Britain's economy is firing on all cylinders as it emerges out of the coronavirus lockdown as consumers splash the cash, according to figures charting the UK's rush for the first socially distanced indoor dining and drinking.
Sales at hospitality venues soared this week as more UK restaurants and pubs resumed trading on Monday under the third step in prime minister Boris Johnson's roadmap out of lockdown.
According to research by Dojo, 23% more restaurants were able to reopen on 17 May, compared to a week ago, with spending increasing 40% in comparison to last Monday. Spend was also 12% higher than an average Monday in July last year.
While British pubs reopened on 12 April, albeit only to outdoor beer gardens, they were able to welcome customers back for an indoor pint on Monday.
This meant, 67% more pubs were able to start trading after being shuttered for five months. As a result, pub spend levels quadrupled compared to a typical Monday trading, and was up 30% compared to July 2020, Dojo says.
"Hospitality has taken a big hit during lockdown and it’s great to now see restrictions slowly lift," said Jon Knott, head of customer insights at Dojo. "The data highlights just how many venues across the UK have not been able to seat customers outside, and so now they have the opportunity to welcome people back, potentially at full capacity."
Meanwhile, Britain's private sector grew at its fastest pace in over two decades in May as the reopening of the economy drove business confidence to a record high.
IHS Markit/CIPS Flash UK Composite PMI data showed on Friday that its measure of private sector growth hit the highest since the index began in 1998, with hotels, restaurants and other consumer-facing services posting the strongest demand.
This lifted IHS Markit’s purchasing managers index (PMI) to 62 in May, from 60.7 in April this year.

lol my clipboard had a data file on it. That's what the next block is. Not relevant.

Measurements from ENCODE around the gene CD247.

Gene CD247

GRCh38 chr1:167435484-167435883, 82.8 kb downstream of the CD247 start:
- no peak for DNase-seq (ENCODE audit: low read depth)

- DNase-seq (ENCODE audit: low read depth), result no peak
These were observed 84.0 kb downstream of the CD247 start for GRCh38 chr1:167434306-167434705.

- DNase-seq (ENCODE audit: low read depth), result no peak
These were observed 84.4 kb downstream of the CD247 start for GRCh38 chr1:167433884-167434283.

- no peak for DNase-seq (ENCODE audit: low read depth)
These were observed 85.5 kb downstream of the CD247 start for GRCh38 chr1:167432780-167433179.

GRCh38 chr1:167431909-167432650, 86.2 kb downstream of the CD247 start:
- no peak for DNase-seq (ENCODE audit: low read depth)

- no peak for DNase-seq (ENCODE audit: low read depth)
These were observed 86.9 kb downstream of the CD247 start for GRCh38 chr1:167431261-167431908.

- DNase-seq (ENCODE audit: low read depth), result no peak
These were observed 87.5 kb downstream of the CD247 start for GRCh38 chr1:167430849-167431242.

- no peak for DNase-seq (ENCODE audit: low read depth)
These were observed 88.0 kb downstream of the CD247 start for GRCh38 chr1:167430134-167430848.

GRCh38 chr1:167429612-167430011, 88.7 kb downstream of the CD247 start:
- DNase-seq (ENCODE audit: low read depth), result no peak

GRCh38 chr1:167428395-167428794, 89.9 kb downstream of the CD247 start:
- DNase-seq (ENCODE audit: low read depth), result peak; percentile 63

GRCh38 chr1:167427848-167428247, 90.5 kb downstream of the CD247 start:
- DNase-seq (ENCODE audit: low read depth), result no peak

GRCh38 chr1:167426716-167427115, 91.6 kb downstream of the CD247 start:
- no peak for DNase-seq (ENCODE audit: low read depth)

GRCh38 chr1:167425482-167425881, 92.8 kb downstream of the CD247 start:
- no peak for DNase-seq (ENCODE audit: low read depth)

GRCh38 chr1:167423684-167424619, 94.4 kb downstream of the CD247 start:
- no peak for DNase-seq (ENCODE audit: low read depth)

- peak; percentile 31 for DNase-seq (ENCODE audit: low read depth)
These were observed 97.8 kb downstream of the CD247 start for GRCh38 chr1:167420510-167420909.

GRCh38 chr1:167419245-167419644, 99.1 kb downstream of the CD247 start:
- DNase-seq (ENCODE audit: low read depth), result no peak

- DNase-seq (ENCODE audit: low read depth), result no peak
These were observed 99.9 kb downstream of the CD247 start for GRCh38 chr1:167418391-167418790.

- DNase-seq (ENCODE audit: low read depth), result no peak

Service sector firms reported a jump in activity in May as vaccinations speed up and lockdown eases.
The reading for the UK's biggest sector — services, which has been hammered by the coronavirus crisis, rose to 61.8 from April’s 59.2, the highest rise since 2013.
It came as separate figures from the Office for National Statistics (ONS) showed the volume of goods sold in shops and online soared 9.2% in April, beating analysts' expectations as non-essential retail reopened.
Compared with April 2020, during the first national lockdown, sales were up 43%, according to the ONS. Sales were also 9.9% higher than the last month of trading before the pandemic hit.
Another report showed consumer confidence jumped in May to levels last seen before the original lockdown in March 2020.
The GfK Consumer Confidence Index improved to -9 in May from -15 in April, the highest since March 2020.
"The financial mood of the nation has bounced back to its pre-lockdown figure of minus 9 this month, meaning confidence has made up all the ground lost to COVID-19," said Joe Staton, client strategy director at GfK.
GFK’s gauge of optimism about the economic outlook over the next 12 months jumped by 15 percentage points.
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